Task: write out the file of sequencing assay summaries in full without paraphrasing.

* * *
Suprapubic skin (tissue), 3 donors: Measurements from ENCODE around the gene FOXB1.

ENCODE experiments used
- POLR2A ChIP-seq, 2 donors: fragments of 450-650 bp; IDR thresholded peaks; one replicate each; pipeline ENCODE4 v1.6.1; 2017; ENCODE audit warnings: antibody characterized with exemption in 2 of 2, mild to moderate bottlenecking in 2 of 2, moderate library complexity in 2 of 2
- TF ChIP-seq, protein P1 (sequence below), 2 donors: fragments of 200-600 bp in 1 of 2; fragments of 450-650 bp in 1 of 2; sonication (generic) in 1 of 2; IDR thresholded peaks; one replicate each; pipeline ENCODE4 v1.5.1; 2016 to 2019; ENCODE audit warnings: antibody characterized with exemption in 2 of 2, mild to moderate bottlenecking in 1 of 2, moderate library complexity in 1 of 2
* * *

Suprapubic skin (tissue), 3 donors: Measurements from ENCODE around the gene FOXB1.

ENCODE experiments used
- POLR2A ChIP-seq, 2 donors: fragments of 450-650 bp; IDR thresholded peaks; one replicate each; pipeline ENCODE4 v1.6.1; 2017; ENCODE audit warnings: antibody characterized with exemption in 2 of 2, mild to moderate bottlenecking in 2 of 2, moderate library complexity in 2 of 2
- TF ChIP-seq, protein P1 (sequence below), 2 donors: fragments of 200-600 bp in 1 of 2; fragments of 450-650 bp in 1 of 2; sonication (generic) in 1 of 2; IDR thresholded peaks; one replicate each; pipeline ENCODE4 v1.5.1; 2016 to 2019; ENCODE audit warnings: antibody characterized with exemption in 2 of 2, mild to moderate bottlenecking in 1 of 2, moderate library complexity in 1 of 2